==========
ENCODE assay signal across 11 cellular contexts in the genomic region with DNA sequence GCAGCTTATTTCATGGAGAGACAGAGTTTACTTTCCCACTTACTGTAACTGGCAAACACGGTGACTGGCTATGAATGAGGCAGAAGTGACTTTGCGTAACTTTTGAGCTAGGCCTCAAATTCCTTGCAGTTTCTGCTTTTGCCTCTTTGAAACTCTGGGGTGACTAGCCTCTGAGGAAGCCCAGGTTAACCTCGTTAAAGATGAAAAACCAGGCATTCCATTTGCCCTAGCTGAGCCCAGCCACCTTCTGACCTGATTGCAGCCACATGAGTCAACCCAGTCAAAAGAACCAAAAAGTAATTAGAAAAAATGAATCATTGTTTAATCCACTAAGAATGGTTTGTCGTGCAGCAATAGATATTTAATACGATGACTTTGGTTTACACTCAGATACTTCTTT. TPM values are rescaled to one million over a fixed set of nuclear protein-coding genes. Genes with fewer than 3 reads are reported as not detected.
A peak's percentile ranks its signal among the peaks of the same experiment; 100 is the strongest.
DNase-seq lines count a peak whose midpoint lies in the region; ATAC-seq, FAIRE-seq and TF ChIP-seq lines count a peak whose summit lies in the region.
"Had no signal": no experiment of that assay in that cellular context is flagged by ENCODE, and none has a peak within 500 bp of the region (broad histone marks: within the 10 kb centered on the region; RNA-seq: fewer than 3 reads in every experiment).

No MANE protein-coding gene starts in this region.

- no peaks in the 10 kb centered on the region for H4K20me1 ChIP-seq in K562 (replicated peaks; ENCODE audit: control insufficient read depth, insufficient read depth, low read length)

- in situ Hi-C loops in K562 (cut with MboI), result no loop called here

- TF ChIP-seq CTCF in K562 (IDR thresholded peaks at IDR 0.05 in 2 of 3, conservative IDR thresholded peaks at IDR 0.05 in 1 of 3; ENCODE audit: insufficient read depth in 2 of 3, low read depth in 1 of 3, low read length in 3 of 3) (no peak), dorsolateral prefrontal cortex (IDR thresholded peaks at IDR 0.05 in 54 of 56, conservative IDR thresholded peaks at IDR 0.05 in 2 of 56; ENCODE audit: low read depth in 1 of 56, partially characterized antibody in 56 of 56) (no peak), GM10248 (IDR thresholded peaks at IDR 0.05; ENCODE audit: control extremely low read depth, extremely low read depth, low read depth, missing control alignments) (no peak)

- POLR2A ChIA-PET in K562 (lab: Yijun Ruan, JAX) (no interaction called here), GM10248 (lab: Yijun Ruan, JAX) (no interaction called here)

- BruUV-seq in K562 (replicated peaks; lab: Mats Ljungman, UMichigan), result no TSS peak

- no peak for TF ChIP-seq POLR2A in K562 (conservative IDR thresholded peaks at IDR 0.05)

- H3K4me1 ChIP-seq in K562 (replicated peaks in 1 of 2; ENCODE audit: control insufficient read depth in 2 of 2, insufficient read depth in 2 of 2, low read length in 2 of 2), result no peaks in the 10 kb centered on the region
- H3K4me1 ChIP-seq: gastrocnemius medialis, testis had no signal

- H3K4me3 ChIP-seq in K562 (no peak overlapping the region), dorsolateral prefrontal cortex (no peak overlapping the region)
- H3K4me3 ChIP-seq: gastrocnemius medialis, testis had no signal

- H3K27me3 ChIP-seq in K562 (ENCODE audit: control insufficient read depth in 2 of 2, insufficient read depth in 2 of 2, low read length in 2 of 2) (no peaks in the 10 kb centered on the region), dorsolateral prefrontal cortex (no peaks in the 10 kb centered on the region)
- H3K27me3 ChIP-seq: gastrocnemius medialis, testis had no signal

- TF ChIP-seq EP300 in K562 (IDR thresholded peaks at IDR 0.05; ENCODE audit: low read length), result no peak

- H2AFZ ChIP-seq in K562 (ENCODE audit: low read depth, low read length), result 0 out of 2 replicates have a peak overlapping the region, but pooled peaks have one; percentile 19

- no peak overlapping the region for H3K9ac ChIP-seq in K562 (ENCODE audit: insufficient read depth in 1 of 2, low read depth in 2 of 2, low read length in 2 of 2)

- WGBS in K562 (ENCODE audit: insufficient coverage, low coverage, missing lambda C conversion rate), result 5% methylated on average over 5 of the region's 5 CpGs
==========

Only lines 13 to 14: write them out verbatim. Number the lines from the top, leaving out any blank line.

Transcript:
- H3K4me1 ChIP-seq: gastrocnemius medialis, testis had no signal

- H3K4me3 ChIP-seq in K562 (no peak overlapping the region), dorsolateral prefrontal cortex (no peak overlapping the region)